After being released by the Twins in late 2013, Blackburn encountered problems with his surgically repaired knee which he had surgery on in August. Because of a needed second surgery on his right knee, Blackburn spent the 2014 season recovering from knee surgery.[14] Since his retirement, Blackburn went on to be a coach for his former high school, Washington High School in Washington, Oklahoma.[15]

Pitching style

Blackburn’s repertoire consists of a 2-seam fastball, changeup, curveball, and slider. His 2-seam fastball is not overpowering, usually in the high 80’s to low 90’s; however, his 6-4 stand makes his fastball “appear to get on batters faster than the miles per hour would indicate.” He normally uses his 2-seam fastball to generate groundballs. He throws a nice curveball and tight slider. When pitching at his best, he can locate all four of his pitches for strikes, which can make him nearly unhittable.[16]


  1. ^ Manuel, John (2008-01-24). "Prospects: Rankings: Organization Top 10 Prospects: Minnesota Twins: Top 10 Prospects". Retrieved 2013-08-07.
  2. ^ a b "Nick Blackburn Statistics". The Baseball Cube. 1982-02-24. Retrieved 2013-08-07.
  3. ^ "ESPN - Nick Blackburn Stats, News, Photos - Minnesota Twins". Retrieved 2013-08-07.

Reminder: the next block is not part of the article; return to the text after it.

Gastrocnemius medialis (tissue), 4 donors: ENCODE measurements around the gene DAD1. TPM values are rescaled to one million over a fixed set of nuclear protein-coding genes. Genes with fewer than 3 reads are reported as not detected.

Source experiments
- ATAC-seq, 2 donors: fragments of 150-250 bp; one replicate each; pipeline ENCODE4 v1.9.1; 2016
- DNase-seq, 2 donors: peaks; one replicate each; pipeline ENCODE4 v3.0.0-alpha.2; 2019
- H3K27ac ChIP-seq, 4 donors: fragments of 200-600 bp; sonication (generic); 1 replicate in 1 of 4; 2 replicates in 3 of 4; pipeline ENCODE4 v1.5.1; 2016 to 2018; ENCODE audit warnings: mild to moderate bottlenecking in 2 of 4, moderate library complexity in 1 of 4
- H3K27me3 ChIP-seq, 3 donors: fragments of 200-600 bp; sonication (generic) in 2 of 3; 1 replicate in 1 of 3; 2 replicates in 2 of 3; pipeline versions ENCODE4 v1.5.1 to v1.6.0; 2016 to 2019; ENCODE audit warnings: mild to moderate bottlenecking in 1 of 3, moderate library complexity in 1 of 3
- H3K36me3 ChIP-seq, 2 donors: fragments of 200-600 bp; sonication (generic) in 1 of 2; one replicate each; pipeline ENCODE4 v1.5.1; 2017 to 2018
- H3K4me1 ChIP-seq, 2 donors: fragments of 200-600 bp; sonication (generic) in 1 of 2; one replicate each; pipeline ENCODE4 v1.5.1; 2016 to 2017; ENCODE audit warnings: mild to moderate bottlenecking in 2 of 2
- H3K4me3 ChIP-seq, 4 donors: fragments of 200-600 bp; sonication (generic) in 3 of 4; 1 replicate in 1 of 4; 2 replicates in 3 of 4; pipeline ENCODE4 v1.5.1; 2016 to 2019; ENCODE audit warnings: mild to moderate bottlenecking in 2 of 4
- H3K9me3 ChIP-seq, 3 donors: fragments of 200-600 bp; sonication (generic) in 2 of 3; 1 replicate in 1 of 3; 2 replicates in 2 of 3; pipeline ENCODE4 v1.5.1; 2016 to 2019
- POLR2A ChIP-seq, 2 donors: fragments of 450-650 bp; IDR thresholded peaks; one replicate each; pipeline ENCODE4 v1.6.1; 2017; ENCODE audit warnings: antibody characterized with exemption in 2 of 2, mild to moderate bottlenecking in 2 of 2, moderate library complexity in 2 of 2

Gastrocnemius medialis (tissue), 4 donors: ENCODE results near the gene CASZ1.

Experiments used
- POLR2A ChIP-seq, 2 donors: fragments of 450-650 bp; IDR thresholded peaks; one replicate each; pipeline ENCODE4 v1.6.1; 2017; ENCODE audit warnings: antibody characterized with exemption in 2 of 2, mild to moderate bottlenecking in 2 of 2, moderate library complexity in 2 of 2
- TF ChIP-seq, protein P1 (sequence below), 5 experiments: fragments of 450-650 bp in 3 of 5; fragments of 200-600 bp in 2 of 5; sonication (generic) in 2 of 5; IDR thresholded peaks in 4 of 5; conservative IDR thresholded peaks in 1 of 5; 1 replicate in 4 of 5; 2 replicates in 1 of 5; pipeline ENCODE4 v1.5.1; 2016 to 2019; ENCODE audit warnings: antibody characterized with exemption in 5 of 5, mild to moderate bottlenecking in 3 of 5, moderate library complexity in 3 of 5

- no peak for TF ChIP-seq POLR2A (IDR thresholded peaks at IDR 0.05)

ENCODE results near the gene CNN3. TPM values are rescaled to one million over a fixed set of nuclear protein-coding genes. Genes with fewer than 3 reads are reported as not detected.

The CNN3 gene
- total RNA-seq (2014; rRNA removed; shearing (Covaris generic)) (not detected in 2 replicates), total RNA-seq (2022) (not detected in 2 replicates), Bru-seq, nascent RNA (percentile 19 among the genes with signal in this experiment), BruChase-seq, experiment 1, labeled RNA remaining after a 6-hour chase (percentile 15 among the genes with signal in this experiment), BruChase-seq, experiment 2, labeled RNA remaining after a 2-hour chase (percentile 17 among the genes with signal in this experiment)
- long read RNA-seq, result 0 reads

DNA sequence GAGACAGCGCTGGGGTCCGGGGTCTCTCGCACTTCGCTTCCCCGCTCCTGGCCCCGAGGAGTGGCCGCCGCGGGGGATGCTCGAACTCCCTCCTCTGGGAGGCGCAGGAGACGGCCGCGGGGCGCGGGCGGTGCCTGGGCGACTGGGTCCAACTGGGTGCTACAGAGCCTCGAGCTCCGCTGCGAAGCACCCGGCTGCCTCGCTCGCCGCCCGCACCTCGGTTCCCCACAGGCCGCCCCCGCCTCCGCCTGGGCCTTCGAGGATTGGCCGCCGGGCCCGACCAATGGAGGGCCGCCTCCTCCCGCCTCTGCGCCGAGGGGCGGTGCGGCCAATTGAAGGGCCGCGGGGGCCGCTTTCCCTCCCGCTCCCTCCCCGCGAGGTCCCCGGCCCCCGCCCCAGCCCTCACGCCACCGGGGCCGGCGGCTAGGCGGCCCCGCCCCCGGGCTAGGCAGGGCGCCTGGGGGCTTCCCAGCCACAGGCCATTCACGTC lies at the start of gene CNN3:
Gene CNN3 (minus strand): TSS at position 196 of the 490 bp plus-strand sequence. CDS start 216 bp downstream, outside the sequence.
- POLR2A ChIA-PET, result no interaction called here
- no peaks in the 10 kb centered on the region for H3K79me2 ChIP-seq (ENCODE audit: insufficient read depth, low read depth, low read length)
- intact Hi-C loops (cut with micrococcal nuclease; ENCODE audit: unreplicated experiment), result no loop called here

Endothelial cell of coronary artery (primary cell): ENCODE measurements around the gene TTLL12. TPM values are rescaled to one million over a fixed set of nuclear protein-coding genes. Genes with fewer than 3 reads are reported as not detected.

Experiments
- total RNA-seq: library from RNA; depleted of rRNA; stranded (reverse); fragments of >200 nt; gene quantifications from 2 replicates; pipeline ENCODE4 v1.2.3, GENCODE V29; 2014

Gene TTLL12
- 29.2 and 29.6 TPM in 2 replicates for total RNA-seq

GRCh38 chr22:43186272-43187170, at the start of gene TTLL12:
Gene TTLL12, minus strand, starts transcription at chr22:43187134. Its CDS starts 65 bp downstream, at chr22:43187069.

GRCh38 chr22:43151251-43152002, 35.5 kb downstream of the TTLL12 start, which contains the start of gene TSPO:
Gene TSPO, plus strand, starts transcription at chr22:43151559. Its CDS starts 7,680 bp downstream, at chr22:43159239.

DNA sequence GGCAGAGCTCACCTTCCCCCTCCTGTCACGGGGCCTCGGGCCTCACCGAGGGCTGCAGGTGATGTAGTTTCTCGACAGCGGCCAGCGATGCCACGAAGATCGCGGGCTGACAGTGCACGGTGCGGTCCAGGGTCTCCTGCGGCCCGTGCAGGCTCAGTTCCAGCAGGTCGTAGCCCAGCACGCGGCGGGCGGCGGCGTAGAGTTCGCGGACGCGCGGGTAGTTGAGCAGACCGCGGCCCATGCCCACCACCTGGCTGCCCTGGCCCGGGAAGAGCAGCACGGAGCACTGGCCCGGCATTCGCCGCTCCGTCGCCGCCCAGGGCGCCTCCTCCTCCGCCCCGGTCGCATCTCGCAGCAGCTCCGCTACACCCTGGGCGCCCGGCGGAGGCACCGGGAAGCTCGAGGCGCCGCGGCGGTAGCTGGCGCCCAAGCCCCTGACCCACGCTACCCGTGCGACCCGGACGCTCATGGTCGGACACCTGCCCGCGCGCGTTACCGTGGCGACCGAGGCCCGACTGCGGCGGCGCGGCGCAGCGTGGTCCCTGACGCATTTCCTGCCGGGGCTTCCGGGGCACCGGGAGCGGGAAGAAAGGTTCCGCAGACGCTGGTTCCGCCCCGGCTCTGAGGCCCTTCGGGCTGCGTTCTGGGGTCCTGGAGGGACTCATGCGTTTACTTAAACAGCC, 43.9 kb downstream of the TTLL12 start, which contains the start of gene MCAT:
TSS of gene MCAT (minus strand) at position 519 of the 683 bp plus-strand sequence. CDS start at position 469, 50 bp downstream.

4. ^ "ESPN - Nick Blackburn Stats, News, Photos - Minnesota Twins". Retrieved 2013-08-07.
  5. ^ "ESPN - MLB Spring Training Stats - Major League Baseball Spring Training Stats". Retrieved 2013-08-07.
  6. ^ "Blackburn hit in face by Abreu liner". 2013-05-24. Retrieved 2013-08-07.
  7. ^ "ESPN - Nick Blackburn Stats, News, Photos - Minnesota Twins". 2012-08-19. Retrieved 2013-08-07.
  8. ^ "ESPN - Minnesota Twins Pitching Statistics - MLB Baseball". Retrieved 2013-08-07.
  9. ^ "". Retrieved 2013-08-07.
  10. ^ Miller, Phil. "Punto hits DL; Star Tribune: Plouffe promoted; Blackburn sent to Rochester; Capps arrives; Morneau update". Retrieved 2013-08-07.
  11. ^ "Duluth, Minnesota". Duluth News Tribune. 2012-08-20. Retrieved 2013-08-07.[permanent dead link]
  12. ^ Shipleyjshipley, John. "Minnesota Twins dump Nick Blackburn, Tsuyoshi Nishioka from 40-man roster". Retrieved 2013-08-07.
  13. ^ Christensen, Joe (October 29, 2012). "Blackburn has elbow surery; Twins re-sign Walters". Minneapolis Star Tribune.
  14. ^ "Archived copy". Archived from the original on 2014-04-20. Retrieved 2014-04-19.CS1 maint: archived copy as title (link)
  15. ^ Unruh, Jacob. "High school baseball: Former MLB pitcher Nick Blackburn giving back to baseball. NewsOK. April 25, 2015. Accessed June 20, 2015.
  16. ^ " Scouting Twin Prospect #29: Nick Blackburn". 2006-03-10. Archived from the original on 2012-02-12. Retrieved 2013-08-07.

External links

This page was last edited on 1 August 2020, at 14:58